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NHS Losing Staff

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  • Former MemberFormer Member Posts: 1,876,324 The Mix Honorary Guru
    .
    Rich Kid wrote:
    Talk about the rich living off the poor.

    What a morally repugnant policy it is.
  • Former MemberFormer Member Posts: 1,876,324 The Mix Honorary Guru
    You are definitely confused Blagger or are you trying to be funny/clever, no it couldn't be the latter.
  • Former MemberFormer Member Posts: 1,876,324 The Mix Honorary Guru
    How am I confused exactly?
  • Former MemberFormer Member Posts: 1,876,324 The Mix Honorary Guru
    Rich Kid wrote:
    If you're a civil servant MOK you need monitoring, we don't pay you to sit around all day on this forum. Its true what they say, civil servants haven't got enough work to do, they're overpaid and underworked - time they got a real job in the private sector.

    How insulting. What exactly do you do for a living?
  • Former MemberFormer Member Posts: 1,876,324 The Mix Honorary Guru
    Rich Kid wrote:
    Its true what they say, civil servants haven't got enough work to do, they're overpaid and underworked - time they got a real job in the private sector.

    I used to be a Private Secretary to a Minister. During that time I would come in at nine in the morning and work solidly to lunchtime. For lunch I'd have time to go down to the canteen and get a sandwich before returning to my desk. If it was quiet and we had no 'flaps' on I might get away by seven.

    If however there was a flap on or we we were putting a bill through Parliament I might have to stay to nine or ten o'clock (and it wasn't unknown for me to finish the working day at twelve).

    And that's if we were in the office. If we were visiting places I might be meeting my Minister at eight in the morning, doing a full day of travelling and then getting back about eight or nine at night.

    And don't get me on about the hours I sometimes did when I was in the Army...

    Its a myth that its only the private sector who works hard.
  • Former MemberFormer Member Posts: 1,876,324 The Mix Honorary Guru
    Rich Kid wrote:
    we don't pay you to sit around all day on this forum.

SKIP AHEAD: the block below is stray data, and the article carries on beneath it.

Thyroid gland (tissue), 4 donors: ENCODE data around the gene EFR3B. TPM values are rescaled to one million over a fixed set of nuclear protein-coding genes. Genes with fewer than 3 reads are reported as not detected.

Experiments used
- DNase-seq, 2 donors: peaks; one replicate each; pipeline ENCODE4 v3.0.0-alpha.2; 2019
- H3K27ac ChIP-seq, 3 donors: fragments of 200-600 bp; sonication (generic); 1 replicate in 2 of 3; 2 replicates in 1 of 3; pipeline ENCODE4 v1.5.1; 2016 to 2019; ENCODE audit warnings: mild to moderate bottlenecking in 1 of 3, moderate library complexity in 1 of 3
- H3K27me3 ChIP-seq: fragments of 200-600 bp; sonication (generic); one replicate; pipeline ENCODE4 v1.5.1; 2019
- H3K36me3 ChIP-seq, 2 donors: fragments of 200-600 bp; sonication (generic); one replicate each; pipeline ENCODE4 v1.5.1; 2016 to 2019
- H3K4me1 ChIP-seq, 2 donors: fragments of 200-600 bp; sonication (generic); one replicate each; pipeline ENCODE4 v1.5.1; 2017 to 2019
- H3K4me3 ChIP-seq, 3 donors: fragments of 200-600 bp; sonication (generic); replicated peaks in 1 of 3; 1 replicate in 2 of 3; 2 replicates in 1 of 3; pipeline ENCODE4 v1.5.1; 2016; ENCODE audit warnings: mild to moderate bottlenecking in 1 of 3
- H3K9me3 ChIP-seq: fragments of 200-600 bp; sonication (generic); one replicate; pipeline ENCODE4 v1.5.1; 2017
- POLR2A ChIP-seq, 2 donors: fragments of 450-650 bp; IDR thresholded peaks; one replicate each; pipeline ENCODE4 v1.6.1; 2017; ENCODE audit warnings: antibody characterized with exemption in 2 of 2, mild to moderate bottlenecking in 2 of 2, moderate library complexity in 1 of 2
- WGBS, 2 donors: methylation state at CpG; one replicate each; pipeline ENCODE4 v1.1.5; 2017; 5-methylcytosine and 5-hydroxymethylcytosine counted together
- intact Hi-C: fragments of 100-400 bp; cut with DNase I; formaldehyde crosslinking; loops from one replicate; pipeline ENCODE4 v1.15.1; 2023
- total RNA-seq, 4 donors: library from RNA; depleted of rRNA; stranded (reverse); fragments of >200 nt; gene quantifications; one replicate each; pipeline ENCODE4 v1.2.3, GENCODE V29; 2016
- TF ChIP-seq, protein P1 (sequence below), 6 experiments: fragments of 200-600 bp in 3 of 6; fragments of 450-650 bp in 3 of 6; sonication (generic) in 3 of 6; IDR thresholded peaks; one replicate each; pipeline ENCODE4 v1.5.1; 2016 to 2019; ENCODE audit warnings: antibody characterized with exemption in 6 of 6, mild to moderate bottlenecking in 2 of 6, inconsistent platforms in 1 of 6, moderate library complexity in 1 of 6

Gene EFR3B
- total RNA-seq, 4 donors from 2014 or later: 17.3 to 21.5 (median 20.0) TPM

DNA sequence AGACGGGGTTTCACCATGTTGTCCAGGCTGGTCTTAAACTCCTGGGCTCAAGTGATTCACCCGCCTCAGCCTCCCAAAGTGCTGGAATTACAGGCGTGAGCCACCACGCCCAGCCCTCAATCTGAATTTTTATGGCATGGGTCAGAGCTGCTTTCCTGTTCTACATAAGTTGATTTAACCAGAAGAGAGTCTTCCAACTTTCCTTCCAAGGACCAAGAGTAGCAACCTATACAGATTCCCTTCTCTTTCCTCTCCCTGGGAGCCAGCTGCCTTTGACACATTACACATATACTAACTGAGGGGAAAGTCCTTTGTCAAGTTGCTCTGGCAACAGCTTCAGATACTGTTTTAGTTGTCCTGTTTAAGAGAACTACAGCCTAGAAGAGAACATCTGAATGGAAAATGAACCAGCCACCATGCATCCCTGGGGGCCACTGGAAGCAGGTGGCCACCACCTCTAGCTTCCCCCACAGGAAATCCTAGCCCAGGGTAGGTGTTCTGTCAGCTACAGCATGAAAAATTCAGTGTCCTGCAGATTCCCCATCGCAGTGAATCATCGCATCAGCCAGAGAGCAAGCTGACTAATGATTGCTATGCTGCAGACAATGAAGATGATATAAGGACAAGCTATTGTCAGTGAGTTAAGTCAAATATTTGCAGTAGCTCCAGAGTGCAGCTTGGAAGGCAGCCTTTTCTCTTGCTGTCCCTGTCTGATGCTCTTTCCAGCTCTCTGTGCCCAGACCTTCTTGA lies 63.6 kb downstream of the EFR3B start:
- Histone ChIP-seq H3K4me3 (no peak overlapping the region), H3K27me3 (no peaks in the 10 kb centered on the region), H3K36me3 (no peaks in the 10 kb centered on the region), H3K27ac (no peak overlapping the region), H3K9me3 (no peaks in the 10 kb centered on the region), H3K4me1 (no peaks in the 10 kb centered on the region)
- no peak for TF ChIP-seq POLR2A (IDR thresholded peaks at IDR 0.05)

If you'd actually bothered to read the previous couple of messages, you'd have seen that I'm on leave. Moron.

    You are just making yourself look stupid again.
    Its true what they say, civil servants haven't got enough work to do, they're overpaid and underworked - time they got a real job in the private sector.

    Are you trying to get a rise out of me? If so, try harder, that comment isn't even worth laughing at.
  • Former MemberFormer Member Posts: 1,876,324 The Mix Honorary Guru
    That is what I would like to do. Join the TA, but only after a few years at nursing - to get experience.
  • Former MemberFormer Member Posts: 1,876,324 The Mix Honorary Guru
    Panthro wrote:
    That is what I would like to do. Join the TA, but only after a few years at nursing - to get experience.

    Good for you. :thumb: As an ex-infantry officer I always admired the medics and knew we could rely on them (whilst hoping we wouldn't have to)
  • Former MemberFormer Member Posts: 1,876,324 The Mix Honorary Guru
    But how much truth was in that story?

    That I don't know but I think the programmes on tonight. What I do know is how much it fits into the pattern of anecdotal evidence from teachers I have spoken to.
  • Former MemberFormer Member Posts: 1,876,324 The Mix Honorary Guru
    BlackArab wrote:
    (or even the Kentish view ;) )
    ;)

    Nursing as a profession attracts a broad range of people with different skills and abilities. The professionalisation of nursing through the introduction of bachelor degrees may have created a generation of qualified nurses who are "too posh to wash", or it may simply have created a highly educated group of individuals who will then go on and use their training and skills in other areas, e.g. the private sector (working as drug company reps), as nursing managers or as community or office based nurses (NHS Direct).

    We have also expanded the role of nurses so they are more responsible and given more time consuming jobs than scrubbing floors and changing bedsheets.

    So, yes, a lot of nurses will leave the profession each year. But that doesn't mean nursing is too stressful or that the shifts are too inflexible or that the profession is underpaid. They have more choices today than ever before.
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